The Peril of Compromise Revelation 2:12–17
Like cities that use levees to guard against the destructive power of the ocean, the church must guard against the pressure of prevailing culture. In His third message to the churches of Asia Minor, our Lord drew attention to a failure to resist the invasion of paganism in the church at Pergamos.
Promising to expose insidious doctrines seeping into the church, Christ began, “These things says He who has the sharp two-edged sword” (Rev. 2:12). The double-edged sword refers to the incisive Word of God used in judgment. Walking among the candlesticks that represent the churches addressed, Christ judged based on direct observation:
I know your works, and where you dwell, where Satan’s throne is. And you hold fast to My name, and did not deny My faith even in the days in which Antipas was My faithful martyr, who was killed among you, where Satan dwells (v. 13).
The Lord’s critique offered little praise and hinted strongly at the church’s spiritual decline. Beyond the martyrdom of Antipas, the Lord only commended the church in Pergamos for maintaining a presence in the community.
Twice He mentioned the church’s proximity to Satan’s seat. Contrary to what many believe, Satan is not currently in hell. The Bible refers to him as the “god of this age,” with his capital on Earth (2 Cor 4:4). From earliest times, Babylon was Satan’s center of operation and the axis of pagan and idolatrous practices. After its decline, the ancient mystery religions migrated to the city of Pergamos in Asia Minor.
Pergamos was a sophisticated city with a large university and library of 200,000 handwritten volumes. Its notoriety as an intellectual center encouraged a thriving parchment industry. The city boasted the temple of Aesculapius where, in the courtyard, devotees sought healing through contact with hundreds of slithering snakes. Overlooking the metropolis stood one of the Seven Wonders of the World, the temple of Zeus, with its altar towering 800 feet above the plain. No doubt, satanic influence was oppressive, and the fact that a church existed at all was extraordinary.
The Lord addressed two serious concerns that stemmed from the same problem of compromise: the doctrine of Balaam and the doctrine of the Nicolaitans. Whether we see His message as representing the historic progression of the Church Age or as addressing the unchecked deterioration of a local church, erosion in the walls of separation was, nevertheless, evident in Pergamos:
But I have a few things against you, because you have there those who hold the doctrine of Balaam, who taught Balak to put a stumbling block before the children of Israel, to eat things sacrificed to idols, and to commit sexual immorality (Rev 2:14).
Balaam was a prophet hired by Balak, king of Moab, to curse the nation of Israel as it wandered in the wilderness. (See Numbers 22—24.) On three separate occasions, God caused Balaam to articulate blessing rather than cursing. Failing in his mission, Balaam instructed Balak to develop friendships with the Israelites, enticing them into sinful relationships. Balaam’s teaching resulted in blurring the distinctions between Israel and its pagan neighbors.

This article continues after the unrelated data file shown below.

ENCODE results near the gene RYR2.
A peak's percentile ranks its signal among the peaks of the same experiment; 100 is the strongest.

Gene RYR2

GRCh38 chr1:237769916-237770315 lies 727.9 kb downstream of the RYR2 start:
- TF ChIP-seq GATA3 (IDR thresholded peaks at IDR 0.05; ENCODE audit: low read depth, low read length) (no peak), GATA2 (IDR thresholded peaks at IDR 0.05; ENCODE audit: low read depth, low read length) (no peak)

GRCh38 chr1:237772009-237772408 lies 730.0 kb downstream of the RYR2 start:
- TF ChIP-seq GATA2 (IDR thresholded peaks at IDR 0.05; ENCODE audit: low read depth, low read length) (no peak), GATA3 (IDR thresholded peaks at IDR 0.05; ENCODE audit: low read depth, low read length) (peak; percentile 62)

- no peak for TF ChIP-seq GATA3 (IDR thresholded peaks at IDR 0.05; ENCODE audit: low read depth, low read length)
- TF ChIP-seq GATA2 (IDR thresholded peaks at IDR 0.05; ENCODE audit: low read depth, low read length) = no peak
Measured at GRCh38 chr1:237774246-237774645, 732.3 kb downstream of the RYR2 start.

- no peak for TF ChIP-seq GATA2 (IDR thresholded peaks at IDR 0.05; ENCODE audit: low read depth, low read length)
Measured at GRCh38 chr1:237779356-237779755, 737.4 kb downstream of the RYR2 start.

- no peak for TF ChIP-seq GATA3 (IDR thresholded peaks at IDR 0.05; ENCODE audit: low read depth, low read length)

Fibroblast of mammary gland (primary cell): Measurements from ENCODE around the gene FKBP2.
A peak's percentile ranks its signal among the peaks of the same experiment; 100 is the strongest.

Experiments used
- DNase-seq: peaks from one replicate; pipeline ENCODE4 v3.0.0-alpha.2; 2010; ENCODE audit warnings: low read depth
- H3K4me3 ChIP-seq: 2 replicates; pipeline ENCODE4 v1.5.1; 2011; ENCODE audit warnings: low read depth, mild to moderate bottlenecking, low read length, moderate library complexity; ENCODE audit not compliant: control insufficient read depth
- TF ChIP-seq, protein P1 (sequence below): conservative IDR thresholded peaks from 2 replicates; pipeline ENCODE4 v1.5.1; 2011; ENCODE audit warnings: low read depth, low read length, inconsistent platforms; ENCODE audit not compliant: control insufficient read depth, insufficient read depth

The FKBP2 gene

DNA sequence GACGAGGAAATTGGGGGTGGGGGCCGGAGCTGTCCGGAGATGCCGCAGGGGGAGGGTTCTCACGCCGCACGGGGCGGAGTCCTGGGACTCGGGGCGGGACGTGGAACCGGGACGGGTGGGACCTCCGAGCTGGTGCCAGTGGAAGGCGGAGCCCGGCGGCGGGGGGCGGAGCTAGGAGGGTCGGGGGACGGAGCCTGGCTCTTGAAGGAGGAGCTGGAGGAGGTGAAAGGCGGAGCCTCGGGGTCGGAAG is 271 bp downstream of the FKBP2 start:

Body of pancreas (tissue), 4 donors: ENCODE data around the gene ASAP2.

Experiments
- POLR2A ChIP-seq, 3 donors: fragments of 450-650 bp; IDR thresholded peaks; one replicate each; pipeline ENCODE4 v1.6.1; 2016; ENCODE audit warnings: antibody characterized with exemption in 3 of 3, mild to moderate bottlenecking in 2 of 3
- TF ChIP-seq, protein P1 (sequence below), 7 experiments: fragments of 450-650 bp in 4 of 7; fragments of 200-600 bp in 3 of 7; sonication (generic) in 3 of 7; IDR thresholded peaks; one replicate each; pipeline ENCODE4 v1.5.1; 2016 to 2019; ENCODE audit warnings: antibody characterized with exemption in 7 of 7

In Revelation 2:14, the “doctrine of Balaam” refers to teaching designed to promote cooperation between the church and the world. It is an insidious conciliation stemming from an obsession for acceptance at the expense of sound doctrine. Likewise, the Lord rebuked the church at Pergamos because it espoused the doctrine of the Nicolaitans. It appears the doctrine of Balaam paved the way for the heresy of the Nicolaitans. Although many believe the Nicolaitans instigated the distinction between clergy and laity, there is evidence of a licentious sect led by Nicolas of Antioch, who advocated freedom in conduct and encouraged participation in pagan practices. The doctrine of Balaam allowed interaction with surrounding paganism and culminated in the doctrine of the Nicolaitans, in which promiscuity was actually incorporated into the activities of the church.
In verse 15 the Lord bluntly stated, “Thus you also have those who hold the doctrine of the Nicolaitans, which thing I hate” (cf. v. 6). The church professed to serve the Lord but in practice served popular opinion. Our Lord warned, “Repent, or else I will come to you quickly and will fight against them with the sword of My mouth” (v. 16). In spite of the church’s history and even martyrdom for the cause of Christ, the Lord Himself judges compromise decisively.
There is a note of hope for some in the church:
He who has an ear to hear, let him hear what the Spirit says to the churches. To him who overcomes I will give some of the hidden manna to eat. And I will give him a white stone, and on the stone a new name written which no one knows except him who receives it (v. 17).
The Lord promises provision uniquely suited to overcomers who stand firm in the face of spiritual compromise. Manna represents spiritual sustenance critical to overcomers. The white stone may well be a diamond, corresponding to the Urim the high priest of Israel used to discern God’s will, giving the bearer spiritual stability. The white stone also bears a name known only to the one who receives it, reflecting a unique relationship to the Lord. Withstanding compromise is by no means easy, but with the Lord’s provision, it assures blessing.
Although it was standing for the moment, the church in Pergamos faced the peril of succumbing to the pressure of pagan culture and being flooded by the world. It is a peril every church faces when compromise becomes more important than truth.